Is disease-modifying treatment in primary progressive multiple sclerosis effective after all?


Is disease-modifying treatment in primary progressive multiple sclerosis effective after all?

1703 2560 Anna Stelling, PhD

Until now, several randomised controlled trials and real-world studies could not show the clinical benefit of disease‑modifying treatments (DMTs) in primary progressive multiple sclerosis (PPMS).1-4 However, some recently published results point towards a potentially positive effect on disability milestones after sustained DMT exposure. During this year’s “2020 joint ACTRIMS/ECTRIMS meeting”, Mattia Fonderico (Department NEUROFARBA, University of Florence, Italy), virtually presented his real-world study data on the potential effects of DMTs in PPMS patients.

Study designed to assess wheelchair dependence

Dr Fonderico and his team aimed to assess the effectiveness of DMTs by evaluating wheelchair dependence in Italian PPMS patients (N=1214). The primary outcome of the study was the risk of becoming wheelchair dependent, assessed via multivariable Cox regression models, and reached when the Expanded Disability Status Scale (EDSS) score was equal to or above 7. Treatments included moderately effective DMTs (Interferon Beta 1a/1b, glatiramer, dimethyl fumarate, teriflunomide, methotrexate and azathioprine) and highly effective DMTs (Monoclonal antibodies, mitoxantrone, cladribine and fingolimod).

Longer treatment decreases risk of wheelchair dependence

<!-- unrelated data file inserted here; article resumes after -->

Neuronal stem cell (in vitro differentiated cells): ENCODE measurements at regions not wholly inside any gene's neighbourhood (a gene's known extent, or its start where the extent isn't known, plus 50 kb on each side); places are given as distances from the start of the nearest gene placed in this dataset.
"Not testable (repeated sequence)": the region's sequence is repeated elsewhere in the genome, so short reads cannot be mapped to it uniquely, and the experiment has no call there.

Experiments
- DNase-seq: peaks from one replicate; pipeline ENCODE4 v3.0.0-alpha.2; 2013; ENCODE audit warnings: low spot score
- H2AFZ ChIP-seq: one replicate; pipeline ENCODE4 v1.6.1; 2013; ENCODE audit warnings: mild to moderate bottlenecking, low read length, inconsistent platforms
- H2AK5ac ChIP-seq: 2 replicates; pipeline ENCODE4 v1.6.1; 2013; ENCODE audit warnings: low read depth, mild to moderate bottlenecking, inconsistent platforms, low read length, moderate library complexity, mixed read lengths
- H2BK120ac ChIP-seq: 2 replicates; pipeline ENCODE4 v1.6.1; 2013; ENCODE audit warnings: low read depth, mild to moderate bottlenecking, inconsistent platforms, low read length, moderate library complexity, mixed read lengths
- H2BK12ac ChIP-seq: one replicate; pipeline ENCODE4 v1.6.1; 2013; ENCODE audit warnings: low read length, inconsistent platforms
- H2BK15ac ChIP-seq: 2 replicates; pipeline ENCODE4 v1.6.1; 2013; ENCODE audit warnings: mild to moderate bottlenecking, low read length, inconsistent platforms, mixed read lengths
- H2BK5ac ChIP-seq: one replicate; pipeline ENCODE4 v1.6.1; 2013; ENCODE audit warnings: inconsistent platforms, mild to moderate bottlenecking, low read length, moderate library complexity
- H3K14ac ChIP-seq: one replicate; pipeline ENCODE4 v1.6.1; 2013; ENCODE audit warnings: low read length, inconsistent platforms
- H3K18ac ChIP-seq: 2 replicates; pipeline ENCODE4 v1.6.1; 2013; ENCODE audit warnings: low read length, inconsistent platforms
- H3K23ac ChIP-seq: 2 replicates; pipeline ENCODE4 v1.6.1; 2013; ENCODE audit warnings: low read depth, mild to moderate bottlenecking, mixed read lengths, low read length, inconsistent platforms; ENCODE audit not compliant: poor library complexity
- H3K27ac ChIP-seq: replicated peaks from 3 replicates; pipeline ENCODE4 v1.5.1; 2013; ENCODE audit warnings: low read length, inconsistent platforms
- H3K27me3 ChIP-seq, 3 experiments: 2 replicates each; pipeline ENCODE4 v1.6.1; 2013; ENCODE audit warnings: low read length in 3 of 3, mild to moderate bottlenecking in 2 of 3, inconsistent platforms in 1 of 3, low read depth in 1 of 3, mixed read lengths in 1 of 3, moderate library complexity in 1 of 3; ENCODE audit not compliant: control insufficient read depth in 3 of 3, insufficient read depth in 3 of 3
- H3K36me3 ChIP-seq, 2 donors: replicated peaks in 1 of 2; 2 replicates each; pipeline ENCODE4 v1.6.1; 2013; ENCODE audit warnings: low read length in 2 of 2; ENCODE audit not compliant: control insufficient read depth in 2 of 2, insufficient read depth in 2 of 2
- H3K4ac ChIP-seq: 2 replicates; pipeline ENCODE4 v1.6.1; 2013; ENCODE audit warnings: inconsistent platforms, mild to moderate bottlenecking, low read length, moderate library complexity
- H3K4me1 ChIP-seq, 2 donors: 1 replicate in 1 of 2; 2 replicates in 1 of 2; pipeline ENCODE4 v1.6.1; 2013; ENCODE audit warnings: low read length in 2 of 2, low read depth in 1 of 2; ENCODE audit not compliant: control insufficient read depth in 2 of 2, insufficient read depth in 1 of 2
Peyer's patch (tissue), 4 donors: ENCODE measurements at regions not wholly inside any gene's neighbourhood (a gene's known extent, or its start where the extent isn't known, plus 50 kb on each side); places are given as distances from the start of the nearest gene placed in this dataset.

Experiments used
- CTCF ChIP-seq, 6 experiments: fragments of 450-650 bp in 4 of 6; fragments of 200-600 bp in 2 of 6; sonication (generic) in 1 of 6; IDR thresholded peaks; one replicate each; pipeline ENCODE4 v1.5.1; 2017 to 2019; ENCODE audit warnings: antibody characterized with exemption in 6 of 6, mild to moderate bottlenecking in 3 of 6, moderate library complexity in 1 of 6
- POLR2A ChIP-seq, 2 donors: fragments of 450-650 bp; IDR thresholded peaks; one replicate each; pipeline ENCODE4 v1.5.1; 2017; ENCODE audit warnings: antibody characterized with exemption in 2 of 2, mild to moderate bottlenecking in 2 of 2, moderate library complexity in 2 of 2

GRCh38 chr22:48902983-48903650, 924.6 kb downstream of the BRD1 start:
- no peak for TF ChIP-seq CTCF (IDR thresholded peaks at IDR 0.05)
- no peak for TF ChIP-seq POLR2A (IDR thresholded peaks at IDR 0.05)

After a mean follow-up of 11.7 years, the study group found that patients who were treated earlier after symptom onset showed a trend towards a lower risk of wheelchair dependence. In addition, the data revealed that patients who were exposed to DMTs for the longest period (>7.51 years) had a significantly lower risk of becoming wheelchair dependent (P=0.014) compared to untreated and shorter-treated patients. Dr Fonderico mentioned that their study had some limitations like the exclusion of magnetic resonance imaging (MRI) variables, a missing analysis of superimposed relapses, as well as active progressive PPMS patients being defined as those who had relapsed within two years before the defined baseline.

Further studies needed

Dr Fonderico stated that, “despite the limitations, we can conclude that in our cohort treatment persistence delayed time to wheelchair in patients with a primary progressive phenotype.” His group is currently looking at the long-term effect of superimposed relapses. However, he says that more real-world studies will be needed to determine the long-term safety of the treatments. In particular, it is important to see if there is a possibility to determine the value of DMT in PPMS patients at certain points during the course of treatment.

For more coverage from “2020 joint ACTRIMS/ECTRIMS meeting”, please click here.

    1. Wolinsky JS et al. Ann Neurol. 2007;61:14-24
    2. Hawker K et al. Ann Neurol. 2009;66:460-71
    3. Lublin F et al. Lancet. 2016;387:P1075-84
    4. Lorscheider J et al. Eur J Neurol. 2019;26:363-70


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